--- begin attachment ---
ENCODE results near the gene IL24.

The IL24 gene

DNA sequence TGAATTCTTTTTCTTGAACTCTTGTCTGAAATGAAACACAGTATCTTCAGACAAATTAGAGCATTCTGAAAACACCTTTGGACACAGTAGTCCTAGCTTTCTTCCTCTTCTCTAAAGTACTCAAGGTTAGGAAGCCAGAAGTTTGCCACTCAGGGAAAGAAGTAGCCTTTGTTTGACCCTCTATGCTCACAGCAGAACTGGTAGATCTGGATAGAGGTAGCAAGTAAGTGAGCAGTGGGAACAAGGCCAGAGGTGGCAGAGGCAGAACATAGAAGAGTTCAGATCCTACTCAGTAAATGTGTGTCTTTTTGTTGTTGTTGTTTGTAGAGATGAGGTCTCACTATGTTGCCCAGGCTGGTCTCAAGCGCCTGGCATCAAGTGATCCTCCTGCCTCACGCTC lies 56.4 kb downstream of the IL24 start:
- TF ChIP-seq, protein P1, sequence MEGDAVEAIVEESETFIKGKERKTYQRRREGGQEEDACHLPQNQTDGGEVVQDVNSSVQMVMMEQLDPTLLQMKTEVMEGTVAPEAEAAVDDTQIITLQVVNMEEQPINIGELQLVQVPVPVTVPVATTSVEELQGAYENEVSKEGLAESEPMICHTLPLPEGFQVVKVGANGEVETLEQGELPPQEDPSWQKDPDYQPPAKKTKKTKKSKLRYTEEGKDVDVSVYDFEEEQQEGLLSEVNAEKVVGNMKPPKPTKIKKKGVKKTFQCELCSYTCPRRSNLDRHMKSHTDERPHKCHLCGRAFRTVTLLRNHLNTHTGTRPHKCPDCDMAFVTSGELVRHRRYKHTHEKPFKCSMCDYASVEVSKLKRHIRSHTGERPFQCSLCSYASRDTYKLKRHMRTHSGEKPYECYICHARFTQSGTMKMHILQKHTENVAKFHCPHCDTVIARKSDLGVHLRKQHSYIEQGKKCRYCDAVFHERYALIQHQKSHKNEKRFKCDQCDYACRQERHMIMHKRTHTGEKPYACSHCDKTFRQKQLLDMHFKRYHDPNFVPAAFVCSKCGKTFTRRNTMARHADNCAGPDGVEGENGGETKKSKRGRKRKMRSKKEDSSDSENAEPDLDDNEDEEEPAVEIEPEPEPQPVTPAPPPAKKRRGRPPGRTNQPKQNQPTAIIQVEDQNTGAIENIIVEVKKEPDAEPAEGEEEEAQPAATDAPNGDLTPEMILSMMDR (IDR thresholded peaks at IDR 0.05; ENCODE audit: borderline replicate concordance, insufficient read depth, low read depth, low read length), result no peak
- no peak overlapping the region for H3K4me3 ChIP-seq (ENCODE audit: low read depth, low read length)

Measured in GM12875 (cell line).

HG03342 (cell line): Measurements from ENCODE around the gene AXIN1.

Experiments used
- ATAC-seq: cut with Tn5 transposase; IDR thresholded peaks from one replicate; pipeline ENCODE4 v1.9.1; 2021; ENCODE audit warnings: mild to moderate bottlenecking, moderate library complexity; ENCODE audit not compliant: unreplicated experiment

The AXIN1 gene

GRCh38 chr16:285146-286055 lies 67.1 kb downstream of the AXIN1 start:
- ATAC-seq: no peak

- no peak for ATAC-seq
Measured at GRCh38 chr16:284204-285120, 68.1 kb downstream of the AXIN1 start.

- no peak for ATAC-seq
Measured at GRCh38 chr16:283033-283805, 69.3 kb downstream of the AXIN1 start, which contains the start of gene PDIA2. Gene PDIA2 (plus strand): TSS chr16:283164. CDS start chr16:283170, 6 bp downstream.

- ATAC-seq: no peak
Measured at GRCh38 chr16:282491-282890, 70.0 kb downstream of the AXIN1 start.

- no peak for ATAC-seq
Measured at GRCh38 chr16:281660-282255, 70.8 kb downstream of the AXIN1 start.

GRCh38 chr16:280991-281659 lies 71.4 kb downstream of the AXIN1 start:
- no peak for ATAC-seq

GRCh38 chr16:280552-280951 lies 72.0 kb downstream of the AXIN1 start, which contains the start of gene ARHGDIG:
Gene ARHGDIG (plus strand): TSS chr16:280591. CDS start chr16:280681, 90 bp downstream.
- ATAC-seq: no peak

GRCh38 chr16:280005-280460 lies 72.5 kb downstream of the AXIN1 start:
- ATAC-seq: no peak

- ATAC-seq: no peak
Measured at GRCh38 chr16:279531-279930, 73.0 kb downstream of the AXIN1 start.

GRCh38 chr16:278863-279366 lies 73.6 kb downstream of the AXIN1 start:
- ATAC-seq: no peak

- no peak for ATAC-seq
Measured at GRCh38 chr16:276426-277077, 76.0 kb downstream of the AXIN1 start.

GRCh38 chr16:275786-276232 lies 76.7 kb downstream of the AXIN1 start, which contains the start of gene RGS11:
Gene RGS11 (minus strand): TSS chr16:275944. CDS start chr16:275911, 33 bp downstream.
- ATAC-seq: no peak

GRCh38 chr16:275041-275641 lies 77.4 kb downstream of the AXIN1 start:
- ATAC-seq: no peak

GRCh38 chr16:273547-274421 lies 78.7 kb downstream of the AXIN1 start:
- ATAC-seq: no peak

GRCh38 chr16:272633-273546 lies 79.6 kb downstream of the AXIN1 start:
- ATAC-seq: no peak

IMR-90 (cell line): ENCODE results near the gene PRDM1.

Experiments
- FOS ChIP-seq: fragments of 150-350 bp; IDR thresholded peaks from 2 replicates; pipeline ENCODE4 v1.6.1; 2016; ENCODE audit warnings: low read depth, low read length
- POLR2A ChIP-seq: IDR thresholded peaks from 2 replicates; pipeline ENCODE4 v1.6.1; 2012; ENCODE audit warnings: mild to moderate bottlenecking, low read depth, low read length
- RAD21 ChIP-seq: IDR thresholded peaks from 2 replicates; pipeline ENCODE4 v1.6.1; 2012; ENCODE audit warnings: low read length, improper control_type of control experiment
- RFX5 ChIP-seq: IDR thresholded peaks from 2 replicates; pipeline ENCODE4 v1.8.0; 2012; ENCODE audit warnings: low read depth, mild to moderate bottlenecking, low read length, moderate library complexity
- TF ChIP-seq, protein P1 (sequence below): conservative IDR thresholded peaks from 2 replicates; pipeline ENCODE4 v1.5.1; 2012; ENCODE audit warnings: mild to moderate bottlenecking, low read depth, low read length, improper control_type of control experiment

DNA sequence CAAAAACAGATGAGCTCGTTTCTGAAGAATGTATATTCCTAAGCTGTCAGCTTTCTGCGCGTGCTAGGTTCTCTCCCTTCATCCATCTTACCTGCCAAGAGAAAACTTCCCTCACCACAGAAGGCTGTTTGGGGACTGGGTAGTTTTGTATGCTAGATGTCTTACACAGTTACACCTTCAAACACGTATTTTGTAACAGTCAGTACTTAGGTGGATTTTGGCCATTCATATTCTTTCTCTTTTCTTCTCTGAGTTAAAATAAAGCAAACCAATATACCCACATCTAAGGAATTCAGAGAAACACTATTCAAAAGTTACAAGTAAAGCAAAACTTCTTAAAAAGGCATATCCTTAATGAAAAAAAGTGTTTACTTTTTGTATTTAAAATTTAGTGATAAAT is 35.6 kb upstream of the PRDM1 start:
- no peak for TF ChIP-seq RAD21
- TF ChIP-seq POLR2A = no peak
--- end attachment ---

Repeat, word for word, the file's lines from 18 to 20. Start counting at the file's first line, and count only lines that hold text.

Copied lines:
Measured at GRCh38 chr16:282491-282890, 70.0 kb downstream of the AXIN1 start.

- no peak for ATAC-seq
Measured at GRCh38 chr16:281660-282255, 70.8 kb downstream of the AXIN1 start.